NEWS: Chekhov’s First Play @ Northern Stage | NARC. | Reliably Informed | Music and Creative Arts News for Newcastle and the North East

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Russian playwright Anton Chekhov produced four great plays, but his first play is not one of them. When Soviet scholars discovered this play in 1921 in a safety deposit box in Moscow, stashed away by Chekhov’s sister during the Russian Revolution, it had no title page, too many characters, too many themes and too much action.

Deemed unstageable – just like life – Dead Centre’s Artistic Directors Ben Kidd and Bush Moukarzel took it on, and they’ll bring their production to Northern Stage from Thursday 25th-Saturday 27th April.

There is little that remains of 18-year-old Chekhov’s original first play in this weirdly playful production. Dead Centre took a wrecking ball to Chekhov’s work, both in the adaptation and literally on stage. What does remain is Chekhov’s preoccupation with the elusiveness of absolute meaning in the theatre.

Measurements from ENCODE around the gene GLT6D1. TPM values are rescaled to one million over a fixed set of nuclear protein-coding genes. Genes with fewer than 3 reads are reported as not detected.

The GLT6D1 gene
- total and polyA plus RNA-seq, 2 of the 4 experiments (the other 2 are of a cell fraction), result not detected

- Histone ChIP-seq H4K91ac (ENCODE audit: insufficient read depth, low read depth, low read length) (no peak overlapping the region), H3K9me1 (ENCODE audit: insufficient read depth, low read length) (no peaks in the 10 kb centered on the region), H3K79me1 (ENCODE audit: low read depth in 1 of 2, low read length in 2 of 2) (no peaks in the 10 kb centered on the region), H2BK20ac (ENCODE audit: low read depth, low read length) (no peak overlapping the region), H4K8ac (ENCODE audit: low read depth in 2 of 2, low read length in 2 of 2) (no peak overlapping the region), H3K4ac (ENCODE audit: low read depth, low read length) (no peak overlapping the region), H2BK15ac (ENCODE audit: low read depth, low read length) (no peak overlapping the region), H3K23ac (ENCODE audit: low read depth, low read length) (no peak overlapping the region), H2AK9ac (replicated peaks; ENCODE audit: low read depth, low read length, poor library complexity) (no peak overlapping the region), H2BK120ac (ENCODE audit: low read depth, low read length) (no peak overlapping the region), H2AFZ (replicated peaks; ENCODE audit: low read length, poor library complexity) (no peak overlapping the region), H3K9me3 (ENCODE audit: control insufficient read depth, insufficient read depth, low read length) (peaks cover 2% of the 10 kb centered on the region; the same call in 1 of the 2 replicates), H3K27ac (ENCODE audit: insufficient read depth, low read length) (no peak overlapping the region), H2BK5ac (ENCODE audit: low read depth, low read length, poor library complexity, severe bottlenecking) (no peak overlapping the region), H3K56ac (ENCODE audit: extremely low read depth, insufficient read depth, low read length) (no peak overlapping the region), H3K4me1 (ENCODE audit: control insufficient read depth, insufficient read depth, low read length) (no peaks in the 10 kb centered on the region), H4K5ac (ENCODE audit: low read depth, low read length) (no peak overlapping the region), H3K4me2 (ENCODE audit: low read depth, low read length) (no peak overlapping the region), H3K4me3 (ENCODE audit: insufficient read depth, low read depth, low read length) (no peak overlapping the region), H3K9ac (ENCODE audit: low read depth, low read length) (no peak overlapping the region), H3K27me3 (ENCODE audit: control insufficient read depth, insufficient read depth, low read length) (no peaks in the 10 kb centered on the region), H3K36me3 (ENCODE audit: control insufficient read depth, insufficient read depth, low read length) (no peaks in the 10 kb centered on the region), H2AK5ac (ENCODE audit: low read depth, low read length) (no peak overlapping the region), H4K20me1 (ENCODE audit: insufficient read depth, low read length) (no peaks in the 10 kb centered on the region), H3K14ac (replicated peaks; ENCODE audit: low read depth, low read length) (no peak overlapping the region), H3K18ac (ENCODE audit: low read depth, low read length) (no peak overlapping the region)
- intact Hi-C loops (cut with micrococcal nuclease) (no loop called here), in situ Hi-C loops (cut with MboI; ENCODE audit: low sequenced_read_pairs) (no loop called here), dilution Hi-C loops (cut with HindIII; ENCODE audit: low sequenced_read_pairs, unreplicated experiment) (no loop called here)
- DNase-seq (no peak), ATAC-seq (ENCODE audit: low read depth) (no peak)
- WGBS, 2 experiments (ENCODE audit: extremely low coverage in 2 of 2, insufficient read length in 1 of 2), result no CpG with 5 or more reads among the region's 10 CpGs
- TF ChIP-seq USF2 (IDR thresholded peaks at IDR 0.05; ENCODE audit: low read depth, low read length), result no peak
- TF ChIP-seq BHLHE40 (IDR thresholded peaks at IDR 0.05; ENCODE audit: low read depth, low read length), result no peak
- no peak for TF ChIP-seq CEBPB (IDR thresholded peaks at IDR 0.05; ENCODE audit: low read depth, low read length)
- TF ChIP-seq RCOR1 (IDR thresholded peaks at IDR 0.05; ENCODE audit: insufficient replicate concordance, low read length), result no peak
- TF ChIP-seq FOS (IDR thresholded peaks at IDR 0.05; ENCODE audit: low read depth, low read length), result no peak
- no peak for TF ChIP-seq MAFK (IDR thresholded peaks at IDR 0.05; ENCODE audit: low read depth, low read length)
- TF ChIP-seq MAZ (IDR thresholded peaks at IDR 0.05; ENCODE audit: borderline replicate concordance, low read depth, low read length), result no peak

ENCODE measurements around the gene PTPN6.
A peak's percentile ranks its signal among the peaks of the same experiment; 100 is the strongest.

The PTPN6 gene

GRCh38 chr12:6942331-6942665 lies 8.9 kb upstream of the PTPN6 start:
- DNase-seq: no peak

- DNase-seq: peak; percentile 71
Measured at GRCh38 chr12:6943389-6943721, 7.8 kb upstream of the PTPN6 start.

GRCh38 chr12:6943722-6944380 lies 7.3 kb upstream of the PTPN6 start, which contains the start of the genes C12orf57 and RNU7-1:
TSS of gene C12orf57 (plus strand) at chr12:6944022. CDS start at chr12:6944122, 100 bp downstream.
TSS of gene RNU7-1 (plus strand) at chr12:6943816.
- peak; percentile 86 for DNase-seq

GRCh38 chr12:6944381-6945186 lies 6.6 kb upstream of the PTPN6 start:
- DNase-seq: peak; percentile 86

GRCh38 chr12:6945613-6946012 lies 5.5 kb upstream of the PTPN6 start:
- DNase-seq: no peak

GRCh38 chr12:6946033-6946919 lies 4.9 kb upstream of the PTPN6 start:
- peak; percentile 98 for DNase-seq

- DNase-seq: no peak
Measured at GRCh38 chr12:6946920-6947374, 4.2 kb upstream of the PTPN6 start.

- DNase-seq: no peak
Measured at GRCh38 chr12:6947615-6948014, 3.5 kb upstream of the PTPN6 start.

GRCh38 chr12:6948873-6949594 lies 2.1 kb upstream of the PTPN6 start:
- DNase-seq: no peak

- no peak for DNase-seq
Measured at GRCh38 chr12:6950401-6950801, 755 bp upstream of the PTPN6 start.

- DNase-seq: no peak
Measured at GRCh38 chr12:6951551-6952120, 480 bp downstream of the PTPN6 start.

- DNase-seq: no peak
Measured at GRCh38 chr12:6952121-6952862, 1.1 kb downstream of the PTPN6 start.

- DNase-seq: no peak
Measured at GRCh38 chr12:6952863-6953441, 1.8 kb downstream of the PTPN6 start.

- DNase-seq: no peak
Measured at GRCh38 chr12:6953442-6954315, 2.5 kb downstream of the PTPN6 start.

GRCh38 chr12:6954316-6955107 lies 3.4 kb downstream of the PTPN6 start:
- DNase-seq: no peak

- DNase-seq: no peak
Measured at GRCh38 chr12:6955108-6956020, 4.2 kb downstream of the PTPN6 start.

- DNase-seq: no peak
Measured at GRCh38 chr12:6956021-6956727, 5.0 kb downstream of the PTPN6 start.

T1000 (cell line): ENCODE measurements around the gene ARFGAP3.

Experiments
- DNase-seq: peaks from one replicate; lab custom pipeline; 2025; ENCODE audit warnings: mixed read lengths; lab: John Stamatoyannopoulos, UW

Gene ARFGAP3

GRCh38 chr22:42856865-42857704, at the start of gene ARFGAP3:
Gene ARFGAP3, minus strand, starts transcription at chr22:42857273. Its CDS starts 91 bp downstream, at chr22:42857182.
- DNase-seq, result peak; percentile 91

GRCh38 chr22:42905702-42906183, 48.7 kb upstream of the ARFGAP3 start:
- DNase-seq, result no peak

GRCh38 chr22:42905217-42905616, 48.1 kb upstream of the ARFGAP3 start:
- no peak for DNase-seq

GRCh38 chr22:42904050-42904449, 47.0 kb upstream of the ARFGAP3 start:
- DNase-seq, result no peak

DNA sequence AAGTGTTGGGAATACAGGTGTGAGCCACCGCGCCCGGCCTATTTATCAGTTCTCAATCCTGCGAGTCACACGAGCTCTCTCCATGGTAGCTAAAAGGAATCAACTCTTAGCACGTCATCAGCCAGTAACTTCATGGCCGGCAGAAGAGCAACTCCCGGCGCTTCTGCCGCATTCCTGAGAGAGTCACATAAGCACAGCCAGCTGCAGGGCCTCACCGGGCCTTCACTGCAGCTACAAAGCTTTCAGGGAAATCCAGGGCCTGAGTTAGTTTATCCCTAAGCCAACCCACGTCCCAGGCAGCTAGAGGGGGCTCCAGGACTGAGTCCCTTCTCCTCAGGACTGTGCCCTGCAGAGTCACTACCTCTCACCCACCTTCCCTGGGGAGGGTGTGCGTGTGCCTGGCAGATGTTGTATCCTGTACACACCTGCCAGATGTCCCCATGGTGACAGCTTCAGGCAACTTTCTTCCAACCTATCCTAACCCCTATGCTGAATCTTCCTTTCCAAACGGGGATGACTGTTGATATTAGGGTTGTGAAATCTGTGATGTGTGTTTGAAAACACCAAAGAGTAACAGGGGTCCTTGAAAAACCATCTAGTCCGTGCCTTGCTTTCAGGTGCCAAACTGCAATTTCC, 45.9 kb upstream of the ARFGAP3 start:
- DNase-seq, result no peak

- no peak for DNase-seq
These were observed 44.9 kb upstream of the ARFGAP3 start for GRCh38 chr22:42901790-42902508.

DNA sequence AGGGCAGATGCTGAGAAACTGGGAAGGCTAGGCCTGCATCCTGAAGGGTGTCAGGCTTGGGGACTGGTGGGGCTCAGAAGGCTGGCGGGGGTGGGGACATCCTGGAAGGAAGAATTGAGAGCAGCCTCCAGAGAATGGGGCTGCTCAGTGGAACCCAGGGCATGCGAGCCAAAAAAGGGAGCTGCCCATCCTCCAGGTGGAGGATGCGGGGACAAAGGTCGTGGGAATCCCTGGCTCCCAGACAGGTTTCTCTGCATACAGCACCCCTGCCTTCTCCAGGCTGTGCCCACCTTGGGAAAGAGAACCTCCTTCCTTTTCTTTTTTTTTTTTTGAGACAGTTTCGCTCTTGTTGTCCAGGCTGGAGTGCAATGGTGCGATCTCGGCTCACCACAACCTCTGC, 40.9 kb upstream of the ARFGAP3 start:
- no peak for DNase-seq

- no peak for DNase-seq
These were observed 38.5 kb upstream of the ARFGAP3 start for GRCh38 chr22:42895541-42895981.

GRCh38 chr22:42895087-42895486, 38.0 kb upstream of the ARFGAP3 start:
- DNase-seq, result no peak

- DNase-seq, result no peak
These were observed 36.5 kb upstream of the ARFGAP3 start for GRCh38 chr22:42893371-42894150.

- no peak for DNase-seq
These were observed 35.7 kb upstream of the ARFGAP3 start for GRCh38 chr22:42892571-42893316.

The show opens with the actual director, Bush Moukarzel, warning the audience about the quality of the original play. The ever-present director then whispers an ongoing anxious commentary of the unravelling action and characters into the audience’s headphones. As the carefully constructed summerhouse begins to fall apart, so does the play. The lines between past and present, actors and audience, play and reality become blurred as contemporary life seeps onto the stage.

It’s perhaps up to the audience to decide if defining modernist Anton Chekhov were here now with the range of technology and artistic device available to Dead Centre, is this the radical, unsettling, chaotic play he would have created?

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